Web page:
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‘The Burning Ghat’: Short film starring original Beat Herbert Huncke

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The Burning Ghat is a strange, yet revealing short film that reveals something of the relationship between original Beat, Herbert Huncke, and his long-time companion and room-mate, Louis Cartwright.

Huncke was a petty crook and junkie, who hustled around Times Square in the 1940s, where he met William Burroughs, Jack Kerouac and Allen Ginsberg. It was Huncke who originally introduced these 3 young writers to the “Beat Life,” and became a major inspiration on their writing.

Not long after meeting him, Ginsberg wrote in his journal:

Who is Herbert Huncke? When I first knew him I saw him in what I considered the ‘glamorous’ light of a petty criminal and Times Square hustler who was experienced in the ways, thoughts, and activities of an underground culture which is enormously extensive. The attempt to dismiss him because of his social irresponsibility is something that I was never able to conceive as truthful or productive. I saw him as a self-damned soul—but a soul nonetheless, aware of itself and others in a strangely perceptive and essentially human way. He has great charm. I see that he suffers, more than myself, more than anyone I know of perhaps; suffers like a saint of old in the making; and also has cosmic or supersensory perceptions of an extraordinary depth and openness.

Louis Cartwright was a photographer (he took the portrait of Huncke above), drug addict and alleged pimp. According to Huncke, he was also someone not to be trusted. In 1994, Cartwright was stabbed to death, and his murder still remains unsolved.

The Burning Ghat was directed by James Rasin (Beautiful Darling: The Life and Times of Candy Darling, Andy Warhol Superstar) and Jerome Poynton, and was filmed in Huncke’s apartment on Henry Street, New York.

Allen Ginsberg wrote of the film, “O Rare Herbert Huncke, live on film! The Burning Ghat features late-in-lifetime old partners Huncke & Louis playing characters beyond themselves with restrained solid self-awareness, their brief masquerade of soul climaxing in an inspired moment’s paradox bittersweet as an O’Henry’s tale’s last twist”.

Harry Smith said of the film, “It should have been longer”.

The Burning Ghat was featured at the 53rd Venice Biennial, and included in the Whitney Museum’s “Beat Culture and the New America” show of 1996. It won the Gold Plaque Award for Best Short Film at the 1990 Chicago International Film Festival.

Made the same year Huncke published his autobiography Guilty of Everything, this was to be his only on-screen, acting performance.
 

 
Previously on Dangerous Minds

‘Original Beats’: A film on Herbert Hunke and Gregory Corso


 
Out-takes from ‘Original Beats’ featuring Herbert Huncke, after the jump…
 

Posted by Paul Gallagher | Leave a comment
‘Whatever Happened to Kerouac?’: Essential documentary from 1985

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Strange to think, had he lived, Jack Kerouac would have been 90 this week. It begs the question, what would he have been like? Rabid raving Republican? Drunk demented Democrat? A pairing of the both? A religious nut? Would he have continued writing? Become an éminence grise? Would he still have mattered? Would we have cared?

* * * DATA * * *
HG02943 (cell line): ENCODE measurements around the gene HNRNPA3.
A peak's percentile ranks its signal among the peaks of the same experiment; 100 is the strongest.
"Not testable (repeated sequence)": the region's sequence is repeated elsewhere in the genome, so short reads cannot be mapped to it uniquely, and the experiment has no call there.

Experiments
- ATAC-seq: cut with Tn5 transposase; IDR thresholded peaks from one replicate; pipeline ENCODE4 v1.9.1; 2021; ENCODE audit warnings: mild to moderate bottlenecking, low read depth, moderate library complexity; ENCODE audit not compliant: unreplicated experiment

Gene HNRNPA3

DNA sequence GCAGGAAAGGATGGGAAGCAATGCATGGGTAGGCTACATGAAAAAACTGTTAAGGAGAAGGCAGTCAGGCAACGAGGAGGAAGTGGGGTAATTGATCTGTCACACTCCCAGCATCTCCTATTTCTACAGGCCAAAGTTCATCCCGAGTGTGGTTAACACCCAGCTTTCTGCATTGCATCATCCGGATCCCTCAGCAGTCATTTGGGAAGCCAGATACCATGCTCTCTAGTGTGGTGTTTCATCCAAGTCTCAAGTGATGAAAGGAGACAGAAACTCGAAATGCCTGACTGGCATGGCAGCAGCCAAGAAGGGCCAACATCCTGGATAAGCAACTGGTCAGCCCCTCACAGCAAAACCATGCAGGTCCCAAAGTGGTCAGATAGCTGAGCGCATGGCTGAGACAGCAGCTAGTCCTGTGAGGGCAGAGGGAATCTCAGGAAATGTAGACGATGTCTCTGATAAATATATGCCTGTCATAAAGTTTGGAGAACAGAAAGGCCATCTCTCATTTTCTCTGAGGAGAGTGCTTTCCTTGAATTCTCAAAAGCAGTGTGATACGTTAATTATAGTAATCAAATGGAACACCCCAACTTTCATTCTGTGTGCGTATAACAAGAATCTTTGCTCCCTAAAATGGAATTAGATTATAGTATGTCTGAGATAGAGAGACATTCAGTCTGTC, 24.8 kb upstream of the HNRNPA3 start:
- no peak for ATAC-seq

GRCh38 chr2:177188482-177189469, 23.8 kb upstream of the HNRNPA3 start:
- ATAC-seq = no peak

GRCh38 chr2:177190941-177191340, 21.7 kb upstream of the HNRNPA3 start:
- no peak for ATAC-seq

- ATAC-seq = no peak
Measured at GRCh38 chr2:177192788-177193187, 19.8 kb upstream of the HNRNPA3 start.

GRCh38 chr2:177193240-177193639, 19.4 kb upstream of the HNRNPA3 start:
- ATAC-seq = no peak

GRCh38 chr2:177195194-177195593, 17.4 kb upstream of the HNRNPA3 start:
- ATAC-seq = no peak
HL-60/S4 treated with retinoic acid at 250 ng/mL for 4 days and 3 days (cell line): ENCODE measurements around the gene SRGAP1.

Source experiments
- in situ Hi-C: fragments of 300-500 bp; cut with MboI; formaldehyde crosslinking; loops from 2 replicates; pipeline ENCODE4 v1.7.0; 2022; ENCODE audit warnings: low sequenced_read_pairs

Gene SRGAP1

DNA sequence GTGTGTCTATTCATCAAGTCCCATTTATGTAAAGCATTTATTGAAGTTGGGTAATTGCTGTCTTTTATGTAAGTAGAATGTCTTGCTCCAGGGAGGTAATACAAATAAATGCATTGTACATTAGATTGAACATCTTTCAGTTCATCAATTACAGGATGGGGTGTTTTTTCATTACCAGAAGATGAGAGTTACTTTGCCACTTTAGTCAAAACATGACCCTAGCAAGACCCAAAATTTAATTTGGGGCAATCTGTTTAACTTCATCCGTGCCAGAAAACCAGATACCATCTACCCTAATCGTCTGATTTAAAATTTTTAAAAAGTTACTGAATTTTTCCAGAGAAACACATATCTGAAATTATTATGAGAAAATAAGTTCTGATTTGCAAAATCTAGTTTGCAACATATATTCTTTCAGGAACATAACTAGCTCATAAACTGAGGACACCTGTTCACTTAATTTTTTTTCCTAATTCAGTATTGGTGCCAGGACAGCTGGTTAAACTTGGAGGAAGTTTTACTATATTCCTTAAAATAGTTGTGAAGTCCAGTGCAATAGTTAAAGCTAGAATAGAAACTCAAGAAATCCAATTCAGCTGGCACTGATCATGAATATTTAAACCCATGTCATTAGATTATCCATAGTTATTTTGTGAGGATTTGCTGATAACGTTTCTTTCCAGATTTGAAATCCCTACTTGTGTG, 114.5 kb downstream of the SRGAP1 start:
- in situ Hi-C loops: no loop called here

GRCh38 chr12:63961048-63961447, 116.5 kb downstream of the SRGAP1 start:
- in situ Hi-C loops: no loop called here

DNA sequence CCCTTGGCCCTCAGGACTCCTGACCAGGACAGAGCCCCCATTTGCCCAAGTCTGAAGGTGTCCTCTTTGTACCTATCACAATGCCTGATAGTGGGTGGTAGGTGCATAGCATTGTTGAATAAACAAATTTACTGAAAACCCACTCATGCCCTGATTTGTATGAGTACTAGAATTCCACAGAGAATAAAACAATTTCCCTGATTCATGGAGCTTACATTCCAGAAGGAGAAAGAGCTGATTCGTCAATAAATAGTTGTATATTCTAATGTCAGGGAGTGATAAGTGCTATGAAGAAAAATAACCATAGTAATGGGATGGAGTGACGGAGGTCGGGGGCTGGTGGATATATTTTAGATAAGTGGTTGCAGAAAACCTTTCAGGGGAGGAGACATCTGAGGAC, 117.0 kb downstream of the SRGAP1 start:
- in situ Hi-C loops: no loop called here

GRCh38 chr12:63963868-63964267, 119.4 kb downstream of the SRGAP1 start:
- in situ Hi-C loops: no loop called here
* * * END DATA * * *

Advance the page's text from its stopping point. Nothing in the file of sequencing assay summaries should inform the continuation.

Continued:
Ninety. And to think he’s been dead for almost half that time, during which he has gone in-and-out of fashion. And yet, his appeal has somehow always stayed, though arguably that appeal has sometimes been more for what he represented than for his books or writing.

Even so, Kerouac at his best captured a hope, a joyous sense of what life could be - the potential of a moment, of the living of a life, rather than the having of a life-style.

I saw Whatever Happened to Kerouac? on the day it was released, in olde fleapit cinema, southside of Edinburgh. There were around a dozen people in the audience, gathered together in the flickering dark like a secret religious group come to give devotion, as we reverentially watched what is still the best documentary made on the “King of the Beats”. But this film is no hagiography, it captures what was both good and bad about Kerouac, and most of what you need to know, answering some of the questions other bio-pics and documentaries have avoided. The essence of the film is best summed up by William Burroughs when asked, “Whatever happened to Kerouac?” responds, Jack incited:

‘’....a worldwide unprecedented cultural revolution….”

The list of contributors is a who’s who of the Beat Generation: William Burroughs, Carolyn Cassady, Neal Cassady, Ann Charters, Gregory Corso, Robert Creeley, Diane DiPrima, Lawrence Ferlinghetti, Allen Ginsberg, John Clellon Holmes, Herbert Huncke, Joyce Johnson, Michael McClure, Edie Kerouac Parker, and Gary Snyder. Directed by Richard Lerner and Lewis MacAdam, this is a must for fans of Kerouac and the Beats.
 

 

Posted by Paul Gallagher | Leave a comment
Original Beats: A film on Herbert Huncke and Gregory Corso

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Original Beats is a short documentary film by Francois Bernadi on Gregory Corso and Herbert Huncke.

Huncke was the original Beat. He coined the term, lived the life and was on the road long before Kerouac. Here he talks about his life as petty criminal, drug user and Beat writer. 

Corso believed the poet and his life are inseparable. It was a belief he held true, otherwise the poet couldn’t write like a lion, write truthfully.

This is a fascinating and informative portrait on the eldest and the youngest of the original Beats, filmed shortly before Huncke’s death in 1996.
 

 

Posted by Paul Gallagher | Leave a comment